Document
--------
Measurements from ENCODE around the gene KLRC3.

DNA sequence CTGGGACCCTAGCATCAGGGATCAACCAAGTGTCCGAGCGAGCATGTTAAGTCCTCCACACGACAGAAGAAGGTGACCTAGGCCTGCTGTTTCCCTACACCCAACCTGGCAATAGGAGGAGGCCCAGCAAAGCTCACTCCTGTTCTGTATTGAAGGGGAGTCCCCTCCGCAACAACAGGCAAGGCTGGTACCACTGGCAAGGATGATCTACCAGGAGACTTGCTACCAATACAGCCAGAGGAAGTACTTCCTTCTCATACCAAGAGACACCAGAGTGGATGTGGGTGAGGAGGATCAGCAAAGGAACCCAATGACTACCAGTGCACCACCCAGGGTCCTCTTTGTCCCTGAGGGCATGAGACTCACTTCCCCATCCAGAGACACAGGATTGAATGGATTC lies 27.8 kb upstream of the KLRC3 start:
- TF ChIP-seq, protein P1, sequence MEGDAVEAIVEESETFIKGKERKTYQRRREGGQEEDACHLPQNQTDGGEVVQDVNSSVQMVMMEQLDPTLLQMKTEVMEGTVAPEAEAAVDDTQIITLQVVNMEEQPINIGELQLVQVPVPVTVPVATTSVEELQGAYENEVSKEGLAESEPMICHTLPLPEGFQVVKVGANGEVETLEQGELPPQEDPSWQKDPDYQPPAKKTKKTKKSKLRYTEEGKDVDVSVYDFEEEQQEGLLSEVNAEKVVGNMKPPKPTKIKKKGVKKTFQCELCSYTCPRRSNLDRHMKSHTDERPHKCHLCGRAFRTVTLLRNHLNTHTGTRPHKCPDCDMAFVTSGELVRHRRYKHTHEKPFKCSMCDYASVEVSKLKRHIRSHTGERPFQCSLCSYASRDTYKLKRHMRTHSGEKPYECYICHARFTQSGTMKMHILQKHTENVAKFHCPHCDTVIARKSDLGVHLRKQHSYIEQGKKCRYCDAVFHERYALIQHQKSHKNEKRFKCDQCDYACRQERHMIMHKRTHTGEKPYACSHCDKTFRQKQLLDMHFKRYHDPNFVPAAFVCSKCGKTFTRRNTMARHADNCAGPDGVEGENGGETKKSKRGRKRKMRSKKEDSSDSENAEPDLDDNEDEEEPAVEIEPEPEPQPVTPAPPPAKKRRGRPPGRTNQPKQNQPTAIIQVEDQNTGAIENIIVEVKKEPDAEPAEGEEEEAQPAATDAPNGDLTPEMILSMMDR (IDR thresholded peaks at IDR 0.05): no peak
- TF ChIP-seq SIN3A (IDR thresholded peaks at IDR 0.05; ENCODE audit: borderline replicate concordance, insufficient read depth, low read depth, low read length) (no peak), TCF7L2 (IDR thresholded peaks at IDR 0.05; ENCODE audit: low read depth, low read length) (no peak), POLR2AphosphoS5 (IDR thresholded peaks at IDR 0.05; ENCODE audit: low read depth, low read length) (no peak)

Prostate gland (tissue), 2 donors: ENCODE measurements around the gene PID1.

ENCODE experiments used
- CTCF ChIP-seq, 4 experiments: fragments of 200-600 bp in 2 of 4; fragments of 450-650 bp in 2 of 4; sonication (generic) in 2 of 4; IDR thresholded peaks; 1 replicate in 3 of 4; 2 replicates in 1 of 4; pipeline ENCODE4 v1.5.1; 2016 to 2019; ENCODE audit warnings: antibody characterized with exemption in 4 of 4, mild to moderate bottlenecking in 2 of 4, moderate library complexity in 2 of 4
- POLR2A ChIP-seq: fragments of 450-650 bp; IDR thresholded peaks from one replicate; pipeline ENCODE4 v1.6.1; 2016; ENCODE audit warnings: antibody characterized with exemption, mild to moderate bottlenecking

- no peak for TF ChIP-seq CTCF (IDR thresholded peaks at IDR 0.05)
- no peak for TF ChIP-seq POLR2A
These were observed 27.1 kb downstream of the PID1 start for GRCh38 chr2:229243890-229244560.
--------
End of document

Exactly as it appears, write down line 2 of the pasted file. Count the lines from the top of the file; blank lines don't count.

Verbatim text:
DNA sequence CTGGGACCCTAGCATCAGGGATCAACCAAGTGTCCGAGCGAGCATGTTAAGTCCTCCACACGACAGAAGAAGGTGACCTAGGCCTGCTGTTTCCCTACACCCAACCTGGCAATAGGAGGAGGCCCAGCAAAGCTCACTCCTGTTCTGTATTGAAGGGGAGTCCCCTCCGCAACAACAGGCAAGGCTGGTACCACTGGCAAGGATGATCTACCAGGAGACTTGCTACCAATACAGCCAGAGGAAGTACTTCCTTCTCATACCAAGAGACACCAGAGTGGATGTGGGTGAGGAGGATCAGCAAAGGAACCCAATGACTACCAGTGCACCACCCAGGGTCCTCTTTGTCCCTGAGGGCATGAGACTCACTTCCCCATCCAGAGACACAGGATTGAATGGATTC lies 27.8 kb upstream of the KLRC3 start: